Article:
I’m sure a lot of people doing this contest will be getting back into fitness or maybe just starting. Any advice for someone that is looking to just get off the couch and get active again?
I think first and foremost, anything is better than nothing. At the same time … I hate to bring it up again, but I think the Wheaties challenge can really help motivate someone. You can do anything from as hard as full effort running or biking, to as simple as taking your dog for a walk. It’s something that can get you going, get you motivated, and you log your workouts in. Then you get to keep track of all that you’re doing. Lets say you log ten hours this week and then you can try and shoot for that goal the following week. It’s easy to keep yourself motivated and going. I think a lot of people think you have to do a certain thing every single day, but you don’t. I think the best thing to have is variety. Soon or later if you do something long enough you want change. So, you can go biking or swimming ... there is all kinds of stuff you can do. The sky is the limit on things you can do. My suggestion would be to switch it up every day and do something different.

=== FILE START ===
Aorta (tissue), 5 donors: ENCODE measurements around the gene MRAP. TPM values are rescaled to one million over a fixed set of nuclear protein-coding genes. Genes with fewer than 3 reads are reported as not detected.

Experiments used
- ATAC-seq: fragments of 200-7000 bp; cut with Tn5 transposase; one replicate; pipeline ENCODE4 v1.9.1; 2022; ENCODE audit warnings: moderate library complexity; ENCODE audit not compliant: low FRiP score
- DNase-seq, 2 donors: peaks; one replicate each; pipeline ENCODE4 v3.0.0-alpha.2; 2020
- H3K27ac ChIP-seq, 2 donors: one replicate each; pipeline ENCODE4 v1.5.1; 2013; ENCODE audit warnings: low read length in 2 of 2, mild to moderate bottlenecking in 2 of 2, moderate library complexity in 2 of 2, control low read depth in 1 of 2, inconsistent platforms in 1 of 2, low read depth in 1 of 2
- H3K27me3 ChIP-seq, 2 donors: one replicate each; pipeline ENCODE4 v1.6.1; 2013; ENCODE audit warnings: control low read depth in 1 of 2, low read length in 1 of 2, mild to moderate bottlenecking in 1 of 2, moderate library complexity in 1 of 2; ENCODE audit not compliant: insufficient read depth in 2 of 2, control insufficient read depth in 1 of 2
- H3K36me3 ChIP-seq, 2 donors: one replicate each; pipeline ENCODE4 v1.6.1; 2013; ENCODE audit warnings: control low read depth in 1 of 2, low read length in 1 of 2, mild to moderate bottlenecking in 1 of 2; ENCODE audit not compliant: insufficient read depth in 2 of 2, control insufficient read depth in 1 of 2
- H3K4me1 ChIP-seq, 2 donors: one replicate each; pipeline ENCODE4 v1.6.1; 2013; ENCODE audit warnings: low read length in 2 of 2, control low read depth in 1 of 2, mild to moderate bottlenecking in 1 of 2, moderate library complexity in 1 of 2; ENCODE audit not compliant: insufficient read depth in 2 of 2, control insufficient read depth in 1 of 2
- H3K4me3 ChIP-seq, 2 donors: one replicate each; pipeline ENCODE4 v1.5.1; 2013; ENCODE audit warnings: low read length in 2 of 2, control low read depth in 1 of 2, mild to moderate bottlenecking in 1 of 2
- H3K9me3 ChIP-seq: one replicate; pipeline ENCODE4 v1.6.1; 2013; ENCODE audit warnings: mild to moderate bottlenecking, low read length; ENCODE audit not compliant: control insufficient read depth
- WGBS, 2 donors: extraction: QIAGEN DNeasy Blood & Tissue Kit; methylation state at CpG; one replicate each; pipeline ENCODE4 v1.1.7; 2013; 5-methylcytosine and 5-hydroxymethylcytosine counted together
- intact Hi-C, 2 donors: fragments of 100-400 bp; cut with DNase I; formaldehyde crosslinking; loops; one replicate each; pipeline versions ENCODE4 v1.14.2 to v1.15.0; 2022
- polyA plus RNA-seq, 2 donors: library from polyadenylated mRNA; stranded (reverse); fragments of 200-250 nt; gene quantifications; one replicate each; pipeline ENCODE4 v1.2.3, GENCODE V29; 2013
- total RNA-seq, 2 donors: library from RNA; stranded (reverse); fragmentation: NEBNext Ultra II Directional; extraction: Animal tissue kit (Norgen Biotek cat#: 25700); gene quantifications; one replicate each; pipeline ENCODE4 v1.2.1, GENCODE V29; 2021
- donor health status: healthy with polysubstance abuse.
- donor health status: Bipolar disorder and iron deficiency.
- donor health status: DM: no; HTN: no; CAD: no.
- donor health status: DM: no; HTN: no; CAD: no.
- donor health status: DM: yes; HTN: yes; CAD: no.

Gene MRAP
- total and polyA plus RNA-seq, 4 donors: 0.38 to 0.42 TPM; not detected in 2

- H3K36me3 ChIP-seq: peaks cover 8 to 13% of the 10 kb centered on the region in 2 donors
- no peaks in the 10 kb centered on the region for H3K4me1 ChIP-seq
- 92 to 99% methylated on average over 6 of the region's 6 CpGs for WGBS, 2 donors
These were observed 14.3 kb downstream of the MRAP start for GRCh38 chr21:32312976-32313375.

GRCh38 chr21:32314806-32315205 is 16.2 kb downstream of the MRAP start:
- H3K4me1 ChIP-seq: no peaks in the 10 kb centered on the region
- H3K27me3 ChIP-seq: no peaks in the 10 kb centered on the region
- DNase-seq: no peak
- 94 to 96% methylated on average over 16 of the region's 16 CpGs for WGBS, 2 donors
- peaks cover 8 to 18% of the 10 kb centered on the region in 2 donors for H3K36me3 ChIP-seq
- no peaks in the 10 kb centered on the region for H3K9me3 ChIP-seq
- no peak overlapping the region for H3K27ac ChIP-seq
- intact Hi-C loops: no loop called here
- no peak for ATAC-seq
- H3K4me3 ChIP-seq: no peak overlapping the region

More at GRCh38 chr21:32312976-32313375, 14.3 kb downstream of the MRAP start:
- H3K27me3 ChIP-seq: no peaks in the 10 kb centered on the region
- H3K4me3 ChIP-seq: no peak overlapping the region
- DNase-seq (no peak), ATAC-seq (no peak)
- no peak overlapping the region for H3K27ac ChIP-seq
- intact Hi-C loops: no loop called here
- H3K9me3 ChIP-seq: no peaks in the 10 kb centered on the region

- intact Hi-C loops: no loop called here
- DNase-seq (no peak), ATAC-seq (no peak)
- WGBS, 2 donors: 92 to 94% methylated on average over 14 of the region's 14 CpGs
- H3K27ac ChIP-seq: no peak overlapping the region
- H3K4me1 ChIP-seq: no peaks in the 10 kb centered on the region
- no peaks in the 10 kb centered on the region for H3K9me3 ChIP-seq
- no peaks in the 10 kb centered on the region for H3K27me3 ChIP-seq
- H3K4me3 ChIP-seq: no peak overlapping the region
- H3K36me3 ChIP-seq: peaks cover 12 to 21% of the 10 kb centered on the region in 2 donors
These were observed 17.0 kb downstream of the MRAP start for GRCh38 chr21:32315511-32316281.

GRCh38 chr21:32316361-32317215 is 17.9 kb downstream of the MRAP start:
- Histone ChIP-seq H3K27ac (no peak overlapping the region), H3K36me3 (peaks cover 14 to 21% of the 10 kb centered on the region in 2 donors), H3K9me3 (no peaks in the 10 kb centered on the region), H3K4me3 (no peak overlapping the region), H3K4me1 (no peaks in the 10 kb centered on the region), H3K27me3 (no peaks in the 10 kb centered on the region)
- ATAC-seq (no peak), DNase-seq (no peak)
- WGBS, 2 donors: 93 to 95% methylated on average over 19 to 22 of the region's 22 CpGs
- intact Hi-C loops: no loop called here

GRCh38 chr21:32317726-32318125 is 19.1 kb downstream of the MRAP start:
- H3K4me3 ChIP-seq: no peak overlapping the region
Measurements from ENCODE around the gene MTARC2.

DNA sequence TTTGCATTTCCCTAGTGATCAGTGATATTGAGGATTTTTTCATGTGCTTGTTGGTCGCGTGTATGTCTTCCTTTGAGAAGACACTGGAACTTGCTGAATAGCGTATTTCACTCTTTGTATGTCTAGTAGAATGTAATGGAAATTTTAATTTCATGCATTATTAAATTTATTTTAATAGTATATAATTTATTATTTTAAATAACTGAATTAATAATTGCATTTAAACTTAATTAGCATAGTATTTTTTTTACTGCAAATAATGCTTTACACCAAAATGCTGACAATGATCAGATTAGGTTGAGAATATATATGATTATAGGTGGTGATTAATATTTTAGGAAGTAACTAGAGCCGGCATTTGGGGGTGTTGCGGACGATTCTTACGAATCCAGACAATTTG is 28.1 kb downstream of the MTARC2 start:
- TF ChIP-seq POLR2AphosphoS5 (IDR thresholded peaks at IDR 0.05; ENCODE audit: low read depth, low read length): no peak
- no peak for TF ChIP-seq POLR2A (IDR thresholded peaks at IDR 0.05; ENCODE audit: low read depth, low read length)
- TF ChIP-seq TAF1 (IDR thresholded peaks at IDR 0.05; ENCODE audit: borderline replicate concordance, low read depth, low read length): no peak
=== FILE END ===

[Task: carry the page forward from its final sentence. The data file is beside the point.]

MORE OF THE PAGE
I also read where you will be logging your workouts. If they dare, can participants try and compete with you on workouts?
Oh, yeah. I haven’t checked to see if anyone is following me, but they would be out here in Florida doing forty-minute motos. [Laughs] I have been logging my workouts from everything to on my dirt bike, to in the gym, to my intervals on my bicycle trainer, and my long rides as well. So it gives everyone an idea of what I do. Maybe there is a kid or someone who loves to race as a hobby—young or old—they can try and simulate my program. I don’t want to give them too many secrets, though. I don’t want some young buck on the line next to me taking over [Laughs].